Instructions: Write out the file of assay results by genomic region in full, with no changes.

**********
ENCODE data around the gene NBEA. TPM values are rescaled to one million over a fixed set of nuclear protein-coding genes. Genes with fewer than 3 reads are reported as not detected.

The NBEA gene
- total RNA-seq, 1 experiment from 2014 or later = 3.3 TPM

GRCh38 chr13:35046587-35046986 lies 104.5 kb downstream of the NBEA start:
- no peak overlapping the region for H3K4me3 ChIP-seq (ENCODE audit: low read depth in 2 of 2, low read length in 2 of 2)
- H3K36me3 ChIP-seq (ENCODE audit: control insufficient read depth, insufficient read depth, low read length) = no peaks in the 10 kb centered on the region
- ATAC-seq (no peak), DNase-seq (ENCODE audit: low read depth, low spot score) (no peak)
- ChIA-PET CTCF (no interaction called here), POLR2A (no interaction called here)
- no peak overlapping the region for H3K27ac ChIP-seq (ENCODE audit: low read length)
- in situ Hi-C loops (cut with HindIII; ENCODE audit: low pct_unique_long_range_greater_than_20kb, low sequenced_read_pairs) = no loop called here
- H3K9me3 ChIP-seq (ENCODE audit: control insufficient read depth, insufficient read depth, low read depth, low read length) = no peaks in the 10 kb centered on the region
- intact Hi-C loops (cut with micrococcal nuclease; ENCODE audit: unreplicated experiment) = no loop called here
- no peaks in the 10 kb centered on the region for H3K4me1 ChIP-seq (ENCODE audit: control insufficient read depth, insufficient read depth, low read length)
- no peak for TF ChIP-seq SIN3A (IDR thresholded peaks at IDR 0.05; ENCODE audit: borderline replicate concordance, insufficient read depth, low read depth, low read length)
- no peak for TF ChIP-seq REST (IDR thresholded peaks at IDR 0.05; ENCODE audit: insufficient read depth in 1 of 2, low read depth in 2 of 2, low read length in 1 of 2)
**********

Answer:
ENCODE data around the gene NBEA. TPM values are rescaled to one million over a fixed set of nuclear protein-coding genes. Genes with fewer than 3 reads are reported as not detected.

The NBEA gene
- total RNA-seq, 1 experiment from 2014 or later = 3.3 TPM

GRCh38 chr13:35046587-35046986 lies 104.5 kb downstream of the NBEA start:
- no peak overlapping the region for H3K4me3 ChIP-seq (ENCODE audit: low read depth in 2 of 2, low read length in 2 of 2)
- H3K36me3 ChIP-seq (ENCODE audit: control insufficient read depth, insufficient read depth, low read length) = no peaks in the 10 kb centered on the region
- ATAC-seq (no peak), DNase-seq (ENCODE audit: low read depth, low spot score) (no peak)
- ChIA-PET CTCF (no interaction called here), POLR2A (no interaction called here)
- no peak overlapping the region for H3K27ac ChIP-seq (ENCODE audit: low read length)
- in situ Hi-C loops (cut with HindIII; ENCODE audit: low pct_unique_long_range_greater_than_20kb, low sequenced_read_pairs) = no loop called here
- H3K9me3 ChIP-seq (ENCODE audit: control insufficient read depth, insufficient read depth, low read depth, low read length) = no peaks in the 10 kb centered on the region
- intact Hi-C loops (cut with micrococcal nuclease; ENCODE audit: unreplicated experiment) = no loop called here
- no peaks in the 10 kb centered on the region for H3K4me1 ChIP-seq (ENCODE audit: control insufficient read depth, insufficient read depth, low read length)
- no peak for TF ChIP-seq SIN3A (IDR thresholded peaks at IDR 0.05; ENCODE audit: borderline replicate concordance, insufficient read depth, low read depth, low read length)
- no peak for TF ChIP-seq REST (IDR thresholded peaks at IDR 0.05; ENCODE audit: insufficient read depth in 1 of 2, low read depth in 2 of 2, low read length in 1 of 2)